Into the Chasm
I haven't been posting much lately. I'm suffering a little bit of blogger fatigue. More than that. I suspect that so many different events are occuring so quickly, that our world is so complex, that no one person or group of persons is able to keep up in a meaningful way, much less grasp what is happening in any detail and plan for the future. The interconnections of demographics, resource depletion, disease, religion, technology, etc, etc, simply boggle the mind.
Nigeria, a oil producing state, is shut down by strikes over high fuel prices. Meanwhile, a group styling itself after the Taliban has killed four policemen in two raids on police stations in northeaster Nigeria. Its leader studied in Iraq.
In Pakistan the Shiites and Sunnis continue their low-intensity civil war, trading car bomb blasts and suicide bombers. Meanwhile Pakistan successfully tests its first nuclear-capable missle.
This morning NPR reported that Sudanese from Darfur, living in refugee camps in Chad, are fighting with the locals over increasingly scarse wood, used for fuel. (Please, stop the 'no blood for wood' jokes. This is serious.)
The residents of Belsan end their 40-day period of mourning tomorrow. Many have sworn revenge against other ethnic groups in the Caucasus region.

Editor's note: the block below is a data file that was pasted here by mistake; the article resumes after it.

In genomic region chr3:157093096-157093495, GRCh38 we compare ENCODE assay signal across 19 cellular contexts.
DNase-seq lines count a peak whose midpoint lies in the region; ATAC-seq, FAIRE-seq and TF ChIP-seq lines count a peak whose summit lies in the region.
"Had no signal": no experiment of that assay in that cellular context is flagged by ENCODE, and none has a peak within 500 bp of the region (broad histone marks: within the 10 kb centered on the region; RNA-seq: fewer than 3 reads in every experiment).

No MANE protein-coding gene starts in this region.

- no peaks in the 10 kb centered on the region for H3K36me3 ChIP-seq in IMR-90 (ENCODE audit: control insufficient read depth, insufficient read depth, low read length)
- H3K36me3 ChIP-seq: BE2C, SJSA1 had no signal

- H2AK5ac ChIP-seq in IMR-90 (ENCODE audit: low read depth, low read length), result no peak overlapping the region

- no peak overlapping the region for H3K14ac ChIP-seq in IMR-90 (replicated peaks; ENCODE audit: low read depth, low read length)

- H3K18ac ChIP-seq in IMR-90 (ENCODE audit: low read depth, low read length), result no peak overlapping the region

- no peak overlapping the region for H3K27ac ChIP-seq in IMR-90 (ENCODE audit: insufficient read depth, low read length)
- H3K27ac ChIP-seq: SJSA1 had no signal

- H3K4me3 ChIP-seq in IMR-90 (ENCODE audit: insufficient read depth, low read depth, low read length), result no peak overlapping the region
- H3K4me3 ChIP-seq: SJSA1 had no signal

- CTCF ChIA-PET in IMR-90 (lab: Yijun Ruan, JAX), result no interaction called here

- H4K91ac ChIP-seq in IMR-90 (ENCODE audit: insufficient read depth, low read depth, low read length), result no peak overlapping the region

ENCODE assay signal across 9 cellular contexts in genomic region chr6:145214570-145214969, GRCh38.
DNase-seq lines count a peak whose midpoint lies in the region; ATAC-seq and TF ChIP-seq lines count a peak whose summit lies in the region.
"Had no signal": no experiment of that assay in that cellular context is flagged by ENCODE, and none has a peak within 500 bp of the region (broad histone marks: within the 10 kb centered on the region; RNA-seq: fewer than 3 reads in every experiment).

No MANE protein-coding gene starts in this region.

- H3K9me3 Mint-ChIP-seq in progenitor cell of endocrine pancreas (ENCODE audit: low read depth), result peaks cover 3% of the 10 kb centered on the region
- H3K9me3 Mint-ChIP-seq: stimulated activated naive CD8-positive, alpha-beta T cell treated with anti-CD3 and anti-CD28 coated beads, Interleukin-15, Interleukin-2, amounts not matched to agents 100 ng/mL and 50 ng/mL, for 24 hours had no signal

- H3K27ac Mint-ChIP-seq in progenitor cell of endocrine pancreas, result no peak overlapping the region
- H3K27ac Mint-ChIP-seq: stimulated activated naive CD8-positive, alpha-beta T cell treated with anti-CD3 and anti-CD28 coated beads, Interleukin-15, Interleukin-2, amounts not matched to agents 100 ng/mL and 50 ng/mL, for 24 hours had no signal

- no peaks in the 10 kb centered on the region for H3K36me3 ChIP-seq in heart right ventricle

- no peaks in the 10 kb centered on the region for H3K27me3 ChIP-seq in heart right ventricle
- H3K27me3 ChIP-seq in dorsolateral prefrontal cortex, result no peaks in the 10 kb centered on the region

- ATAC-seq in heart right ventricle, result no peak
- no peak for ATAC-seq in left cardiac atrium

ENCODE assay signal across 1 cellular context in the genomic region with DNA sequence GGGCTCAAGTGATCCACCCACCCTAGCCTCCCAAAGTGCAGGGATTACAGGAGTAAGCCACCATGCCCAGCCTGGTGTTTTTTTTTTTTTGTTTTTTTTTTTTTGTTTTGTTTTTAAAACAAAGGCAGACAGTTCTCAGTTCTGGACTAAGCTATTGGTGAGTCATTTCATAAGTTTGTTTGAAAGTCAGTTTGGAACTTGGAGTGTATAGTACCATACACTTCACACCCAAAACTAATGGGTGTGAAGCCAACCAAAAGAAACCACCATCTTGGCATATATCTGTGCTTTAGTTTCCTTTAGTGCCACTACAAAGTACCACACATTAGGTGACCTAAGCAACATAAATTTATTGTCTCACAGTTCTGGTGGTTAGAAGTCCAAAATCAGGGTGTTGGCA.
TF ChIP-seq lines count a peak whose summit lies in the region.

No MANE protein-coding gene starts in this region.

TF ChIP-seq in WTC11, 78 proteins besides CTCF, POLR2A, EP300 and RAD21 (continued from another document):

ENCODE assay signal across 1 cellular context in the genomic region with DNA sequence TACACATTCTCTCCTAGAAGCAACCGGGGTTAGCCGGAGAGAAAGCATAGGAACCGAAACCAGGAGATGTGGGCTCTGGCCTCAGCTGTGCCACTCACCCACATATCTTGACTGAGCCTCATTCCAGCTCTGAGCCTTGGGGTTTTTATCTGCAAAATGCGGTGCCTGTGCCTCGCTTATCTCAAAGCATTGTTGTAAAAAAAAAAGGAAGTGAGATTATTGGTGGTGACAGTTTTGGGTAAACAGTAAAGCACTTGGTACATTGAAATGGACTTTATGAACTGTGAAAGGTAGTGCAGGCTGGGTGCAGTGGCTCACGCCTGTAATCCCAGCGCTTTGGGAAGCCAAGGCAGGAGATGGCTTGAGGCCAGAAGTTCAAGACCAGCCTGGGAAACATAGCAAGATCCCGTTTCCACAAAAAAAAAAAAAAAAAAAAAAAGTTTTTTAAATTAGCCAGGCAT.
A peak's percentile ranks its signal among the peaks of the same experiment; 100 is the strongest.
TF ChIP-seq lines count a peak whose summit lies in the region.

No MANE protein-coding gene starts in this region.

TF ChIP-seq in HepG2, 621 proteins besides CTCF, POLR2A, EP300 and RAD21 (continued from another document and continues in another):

The current New Yorker has an article about the spread of AIDS in Russia. As the health of military age Russian men declines, who will provide security and order for a land that values these above almost all else? How will a depopulating and ill Russia react to migratory and military pressures from Muslim border states?
A few year ago, before 9/11, in The Ingenuity Gap, author Thomas Homer-Dixon warned that since "we must make far more sophisticated decisions, and in less time, than ever before" there is a "very real chasm that sometimes looms between our ever more difficult problems and our lagging ability to solve them."
I fear that the War Against Jihad is slipping into that chasm.